Extending its already formidable lead in the category, Garmin has launched two new powerful GPS cycling computers that will eventually replace the Edge 500 and Edge 800 units. The new Garmin Edge 810 and Edge 510 look to be about as slick as this highly-produced video made to promote the computers. The 810 keeps the same dimensions and form as its predecessor, while the 510 gets even smaller and more compact than the 500, and adds a touchscreen display that's readable in sunlight.
on your feet is more tiring than weight on your back by a factor of five. So
lighter boots means you’re less tired when you reach the summit, you get more
runs in on a day when you’re hiking for turns, and you get back to base with
enough energy for après.
Sportiva has a new secret weapon for backcountry skiers: the lightest four-buckle touring boot on the market. The company will show the boot for the first time at the Outdoor Retailer show in Salt Lake City, Utah, at the end of January.
Spectre (men) and Sparkle (women) weigh in at 1,395 grams—just 3.075 pounds—per
boot in size 27. That’s nearly half a pound lighter than anything else
it’s not just the weight that will make you want to ski this boot—it’s the
range of motion. In "walk" mode the Spectre and Sparkle have 30-degree front
and 30-degree back rotation and a full 60-degree range of motion to reduce resistance in steep
terrain. In the Spectre and Sparkle, your skinning strides will be limited only
by your ankle flexibility, not by your boot.
When Palladium was founded in 1920, the company didn’t make boots; it made rubber tires for the fledgling aviation industry, tires of layered canvas, and vulcanized rubber.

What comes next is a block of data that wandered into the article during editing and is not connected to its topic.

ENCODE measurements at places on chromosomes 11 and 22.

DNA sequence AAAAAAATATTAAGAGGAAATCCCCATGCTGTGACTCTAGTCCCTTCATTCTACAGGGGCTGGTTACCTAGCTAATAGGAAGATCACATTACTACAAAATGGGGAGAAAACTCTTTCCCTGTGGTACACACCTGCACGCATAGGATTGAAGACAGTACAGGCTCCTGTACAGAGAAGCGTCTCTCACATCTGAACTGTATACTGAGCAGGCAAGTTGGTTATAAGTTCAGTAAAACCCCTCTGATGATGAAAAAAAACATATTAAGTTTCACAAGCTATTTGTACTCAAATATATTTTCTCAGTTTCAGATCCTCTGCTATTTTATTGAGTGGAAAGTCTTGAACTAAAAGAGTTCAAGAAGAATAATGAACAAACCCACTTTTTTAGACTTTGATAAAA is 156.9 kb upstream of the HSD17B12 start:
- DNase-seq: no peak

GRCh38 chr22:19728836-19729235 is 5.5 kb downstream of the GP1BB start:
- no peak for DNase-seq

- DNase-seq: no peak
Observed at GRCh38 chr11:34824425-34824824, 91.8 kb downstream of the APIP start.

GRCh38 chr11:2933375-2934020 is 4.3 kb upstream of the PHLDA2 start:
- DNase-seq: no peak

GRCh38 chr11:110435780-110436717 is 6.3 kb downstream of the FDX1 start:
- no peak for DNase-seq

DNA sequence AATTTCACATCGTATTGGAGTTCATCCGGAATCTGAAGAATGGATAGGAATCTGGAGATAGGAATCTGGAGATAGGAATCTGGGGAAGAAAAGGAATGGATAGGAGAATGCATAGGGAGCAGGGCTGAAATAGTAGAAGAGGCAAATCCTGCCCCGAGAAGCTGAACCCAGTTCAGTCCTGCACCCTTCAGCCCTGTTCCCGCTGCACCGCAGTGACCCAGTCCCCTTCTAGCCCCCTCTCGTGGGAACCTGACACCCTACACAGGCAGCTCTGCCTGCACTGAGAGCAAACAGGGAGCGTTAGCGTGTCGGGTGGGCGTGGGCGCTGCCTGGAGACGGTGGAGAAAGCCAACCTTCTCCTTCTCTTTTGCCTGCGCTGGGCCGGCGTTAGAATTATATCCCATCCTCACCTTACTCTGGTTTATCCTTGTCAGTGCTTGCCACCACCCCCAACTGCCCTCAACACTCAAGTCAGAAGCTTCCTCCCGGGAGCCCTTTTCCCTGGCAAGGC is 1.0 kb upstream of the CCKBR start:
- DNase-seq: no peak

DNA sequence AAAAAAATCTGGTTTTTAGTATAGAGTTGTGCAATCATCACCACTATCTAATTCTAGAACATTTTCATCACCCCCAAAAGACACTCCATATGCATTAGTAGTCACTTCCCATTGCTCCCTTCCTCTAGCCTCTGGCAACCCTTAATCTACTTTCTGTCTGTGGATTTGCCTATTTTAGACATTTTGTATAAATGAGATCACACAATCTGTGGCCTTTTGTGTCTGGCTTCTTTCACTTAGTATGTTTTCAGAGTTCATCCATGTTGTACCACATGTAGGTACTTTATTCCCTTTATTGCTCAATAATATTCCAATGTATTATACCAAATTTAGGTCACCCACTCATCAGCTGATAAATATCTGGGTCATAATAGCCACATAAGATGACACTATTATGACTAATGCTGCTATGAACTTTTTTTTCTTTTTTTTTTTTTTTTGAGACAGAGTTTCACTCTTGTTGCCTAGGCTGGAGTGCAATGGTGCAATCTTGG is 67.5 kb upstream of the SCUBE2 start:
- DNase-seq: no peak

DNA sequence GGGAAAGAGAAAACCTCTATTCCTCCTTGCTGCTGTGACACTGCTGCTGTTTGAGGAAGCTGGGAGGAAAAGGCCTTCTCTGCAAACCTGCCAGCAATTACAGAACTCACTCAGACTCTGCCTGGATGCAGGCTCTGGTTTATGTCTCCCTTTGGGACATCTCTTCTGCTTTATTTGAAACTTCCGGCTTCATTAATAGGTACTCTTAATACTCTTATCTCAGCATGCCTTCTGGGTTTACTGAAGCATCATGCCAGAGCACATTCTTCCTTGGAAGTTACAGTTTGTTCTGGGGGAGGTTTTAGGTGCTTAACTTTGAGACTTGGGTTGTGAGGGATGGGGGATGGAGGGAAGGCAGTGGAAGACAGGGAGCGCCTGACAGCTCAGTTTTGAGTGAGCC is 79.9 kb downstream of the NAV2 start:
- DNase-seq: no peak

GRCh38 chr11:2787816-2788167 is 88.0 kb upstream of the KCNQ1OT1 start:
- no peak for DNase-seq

By the late 1940s, the World Wars were over and the French company shifted from making tires to building boots with the same quality and craftsmanship. In 1947, it produced the boot that still forms the basis of its collection, the Pampa. The French Foreign Legion, impressed with its outstanding comfort and durability, procured the Pampa for its staff based in the harsh North African desert and in the Atlas Mountains.
Home on the range: Stio's Jackalope pom-pom makes its East Coast debut. Photo: Katie Arnold
It might seem a little presumptuous to declare Stio the outdoor brand of 2013 only a week in, but I have no qualms nominating the new mountain-lifestyle clothing company for the honors. Launched in Jackson, Wyoming, in September by the design duo that started Cloudveil, Stio came out of the gates with some serious adventure cred. Not to mention some cool products for the whole family.
Like most startups in their first season, Stio’s line for men, women, and kids isn’t exhaustive—but that’s a good thing. At least for kids, more choices aren’t always better. So far for little ones, there’s a windproof jacket, a couple of super cute T-shirts, a hoody, and a hat. But who needs five variations of technical fleece when one stellar one will do the trick? Less time shopping equals more time skiing.
FalconGuides just announced the first 12
titles in a new line of interactive outdoor guides the company developed in
partnership with Inkling, a platform for interactive learning.
For the price of the download, readers get
expert content optimized for iPhone, iPad, and Web, with features that bridge
the gap between apps and ebooks: slideshows with high-res images not found in
the print editions, guided visual tours, hyperlinks, and smart search that makes
it quick and easy to get to the information you need, from a list of dog-friendly
hikes to a river name. Hiking guide
users can give tips to other readers and share trail notes on washed out bridges, best photo ops, bees nests to watch out for, or anything else. An animal tracks feature lets you click through a series of questions that narrows down which animal tracks you’ve spotted based on pattern, shape, and size. Rock climbing instructional guides have stop-motion animation
illustrating specific techniques.